Saturday, April 3, 2010

Morro Bay kangaroo rat

The Morro Bay kangaroo rat (Dipodomys heermanni morroensis) is a subspecies of Heermann's kangaroo rat, named after physician and naturalist Adolphus Lewis Heermann (1827-1865). This rodent is endemic to areas along the Pacific Coast in San Luis Obispo County, California [1]. Montaña de Oro State Park near Los Osos is a good place to see the kangaroo rat, although it is endagered and it living range today is very limited, as explained on an information board (showing photos by Glenn R. Stewart) in the State Park:
The coastal dune scrub plant community within the Morro Dunes Natural Preserve provides critical habitat for the endangered Morro Bay kangaroo rat. This species, once common throughout the South Bay region, is now limited to a small area south of Los Osos. The degradation of suitable habitat has led to the species decline.

The Morro Bay kangaroo rat is the smallest of nine subspecies of Heermann's kangaroo rat [2]. It is brown-colored, typically darker brown than other subspecies. It bears an incomplete, white hip stripe, and a black stripe across its nose. Its tail with a about 7 inch (17.5 cm) is much longer than its head and body, together measuring 4 to 5 inch (10-13 cm).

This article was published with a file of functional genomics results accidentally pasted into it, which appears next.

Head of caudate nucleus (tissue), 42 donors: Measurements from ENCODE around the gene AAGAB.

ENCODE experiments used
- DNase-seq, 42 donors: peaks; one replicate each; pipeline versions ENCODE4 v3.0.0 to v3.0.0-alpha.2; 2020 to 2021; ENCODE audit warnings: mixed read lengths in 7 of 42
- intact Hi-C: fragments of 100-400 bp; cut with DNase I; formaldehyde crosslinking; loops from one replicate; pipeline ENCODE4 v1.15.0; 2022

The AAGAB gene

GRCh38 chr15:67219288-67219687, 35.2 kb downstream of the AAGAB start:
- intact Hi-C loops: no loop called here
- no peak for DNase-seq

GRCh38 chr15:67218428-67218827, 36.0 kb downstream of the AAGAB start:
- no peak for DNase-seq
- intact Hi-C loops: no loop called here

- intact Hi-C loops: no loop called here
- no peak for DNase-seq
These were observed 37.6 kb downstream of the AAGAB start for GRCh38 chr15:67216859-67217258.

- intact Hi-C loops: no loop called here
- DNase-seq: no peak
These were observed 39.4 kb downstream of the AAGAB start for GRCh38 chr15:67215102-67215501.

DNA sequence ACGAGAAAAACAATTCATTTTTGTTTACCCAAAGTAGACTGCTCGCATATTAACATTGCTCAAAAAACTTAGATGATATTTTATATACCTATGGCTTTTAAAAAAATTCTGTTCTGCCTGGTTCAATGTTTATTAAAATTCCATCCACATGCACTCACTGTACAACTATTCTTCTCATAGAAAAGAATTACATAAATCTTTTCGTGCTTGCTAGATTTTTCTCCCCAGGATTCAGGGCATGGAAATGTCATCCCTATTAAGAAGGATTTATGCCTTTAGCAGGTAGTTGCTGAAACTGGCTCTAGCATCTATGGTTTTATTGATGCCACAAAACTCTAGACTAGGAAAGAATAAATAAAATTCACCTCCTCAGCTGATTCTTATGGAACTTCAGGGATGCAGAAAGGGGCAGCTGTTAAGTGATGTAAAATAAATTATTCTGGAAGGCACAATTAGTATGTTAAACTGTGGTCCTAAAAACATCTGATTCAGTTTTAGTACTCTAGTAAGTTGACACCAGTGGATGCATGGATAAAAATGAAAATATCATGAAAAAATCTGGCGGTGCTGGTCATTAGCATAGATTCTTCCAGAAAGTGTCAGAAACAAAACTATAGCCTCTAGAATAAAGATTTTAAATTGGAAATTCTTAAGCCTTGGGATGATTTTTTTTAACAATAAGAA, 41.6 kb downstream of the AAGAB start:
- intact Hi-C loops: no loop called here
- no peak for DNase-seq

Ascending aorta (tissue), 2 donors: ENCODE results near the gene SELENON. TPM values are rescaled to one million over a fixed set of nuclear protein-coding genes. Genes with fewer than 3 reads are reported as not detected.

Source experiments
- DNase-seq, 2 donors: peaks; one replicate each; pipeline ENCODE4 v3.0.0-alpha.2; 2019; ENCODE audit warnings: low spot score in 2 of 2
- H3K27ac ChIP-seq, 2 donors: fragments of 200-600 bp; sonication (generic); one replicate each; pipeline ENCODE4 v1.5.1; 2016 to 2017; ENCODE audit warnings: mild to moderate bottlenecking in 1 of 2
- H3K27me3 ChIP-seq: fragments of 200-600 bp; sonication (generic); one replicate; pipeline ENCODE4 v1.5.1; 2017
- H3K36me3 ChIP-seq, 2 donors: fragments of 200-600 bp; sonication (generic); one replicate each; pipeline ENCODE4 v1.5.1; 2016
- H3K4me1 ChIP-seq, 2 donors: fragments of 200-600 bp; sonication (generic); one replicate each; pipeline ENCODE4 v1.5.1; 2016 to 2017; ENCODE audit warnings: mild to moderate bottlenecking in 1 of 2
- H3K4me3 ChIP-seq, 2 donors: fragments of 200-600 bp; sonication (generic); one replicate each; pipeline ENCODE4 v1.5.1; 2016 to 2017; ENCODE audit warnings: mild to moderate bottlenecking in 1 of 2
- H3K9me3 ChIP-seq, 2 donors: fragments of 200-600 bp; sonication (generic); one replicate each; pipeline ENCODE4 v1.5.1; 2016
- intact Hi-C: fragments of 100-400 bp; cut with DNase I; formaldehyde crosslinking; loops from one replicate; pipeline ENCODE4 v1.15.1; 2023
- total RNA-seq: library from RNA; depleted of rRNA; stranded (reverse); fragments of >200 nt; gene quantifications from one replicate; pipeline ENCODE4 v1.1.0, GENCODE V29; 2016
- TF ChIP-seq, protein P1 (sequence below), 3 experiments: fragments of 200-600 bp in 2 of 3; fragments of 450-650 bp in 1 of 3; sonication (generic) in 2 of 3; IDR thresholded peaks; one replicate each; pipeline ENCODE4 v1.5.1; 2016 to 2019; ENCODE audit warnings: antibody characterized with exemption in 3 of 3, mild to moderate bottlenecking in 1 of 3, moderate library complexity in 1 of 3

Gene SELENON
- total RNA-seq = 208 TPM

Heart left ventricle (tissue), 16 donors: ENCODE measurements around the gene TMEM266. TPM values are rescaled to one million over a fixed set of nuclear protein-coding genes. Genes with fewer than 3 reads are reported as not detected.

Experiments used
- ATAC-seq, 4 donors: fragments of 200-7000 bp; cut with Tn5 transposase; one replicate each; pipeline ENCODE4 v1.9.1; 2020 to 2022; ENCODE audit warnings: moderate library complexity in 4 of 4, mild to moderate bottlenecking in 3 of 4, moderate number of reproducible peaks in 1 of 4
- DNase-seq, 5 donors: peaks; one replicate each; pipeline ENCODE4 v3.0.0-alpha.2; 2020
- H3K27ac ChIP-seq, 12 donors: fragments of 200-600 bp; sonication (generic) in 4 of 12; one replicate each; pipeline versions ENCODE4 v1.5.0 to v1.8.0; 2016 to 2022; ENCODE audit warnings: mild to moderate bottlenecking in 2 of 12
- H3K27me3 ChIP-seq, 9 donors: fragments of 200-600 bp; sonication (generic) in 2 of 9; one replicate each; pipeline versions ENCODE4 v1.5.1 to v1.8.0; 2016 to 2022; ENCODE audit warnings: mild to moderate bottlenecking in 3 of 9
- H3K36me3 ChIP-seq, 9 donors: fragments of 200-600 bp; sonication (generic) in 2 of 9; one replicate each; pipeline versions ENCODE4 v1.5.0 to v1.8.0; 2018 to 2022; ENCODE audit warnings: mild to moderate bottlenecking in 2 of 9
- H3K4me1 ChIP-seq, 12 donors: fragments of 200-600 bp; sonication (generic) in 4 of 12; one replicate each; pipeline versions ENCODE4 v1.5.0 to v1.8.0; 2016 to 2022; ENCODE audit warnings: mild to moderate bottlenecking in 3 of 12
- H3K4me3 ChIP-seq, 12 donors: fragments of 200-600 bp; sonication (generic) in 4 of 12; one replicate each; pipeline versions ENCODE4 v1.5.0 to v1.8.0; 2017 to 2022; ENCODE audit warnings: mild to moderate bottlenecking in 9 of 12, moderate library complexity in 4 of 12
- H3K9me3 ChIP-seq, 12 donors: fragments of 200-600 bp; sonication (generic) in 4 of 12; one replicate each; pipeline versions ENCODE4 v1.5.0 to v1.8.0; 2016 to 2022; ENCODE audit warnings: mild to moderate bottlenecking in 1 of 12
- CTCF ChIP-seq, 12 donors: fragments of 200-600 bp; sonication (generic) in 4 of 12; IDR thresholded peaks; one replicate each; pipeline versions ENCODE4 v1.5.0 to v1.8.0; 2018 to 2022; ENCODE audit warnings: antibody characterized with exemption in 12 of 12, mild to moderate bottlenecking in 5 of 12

If you don't succeed in spotting any kangaroo rats jumping around, you may still see hints of their “engineering” activity. Kangaroo rats build tunnel systems in soft or sandy soil, where they live, breed and store food. They are primarily seed eaters.

[1] U.S. Fish & Wildlife Service Species Profile: Morro Bay kangaroo rat (Dipodomys heermanni morroensis).
[2] Comparison of different Kangaroo Rats (
Dipodomys sp.).
[3] Justin Congdon and Aryan Roest: Status of the Endangered Morro Bay Kangaroo Rat. Journal of Mammalogy August 1975, 56 (3), pp. 679-683. Abstract.

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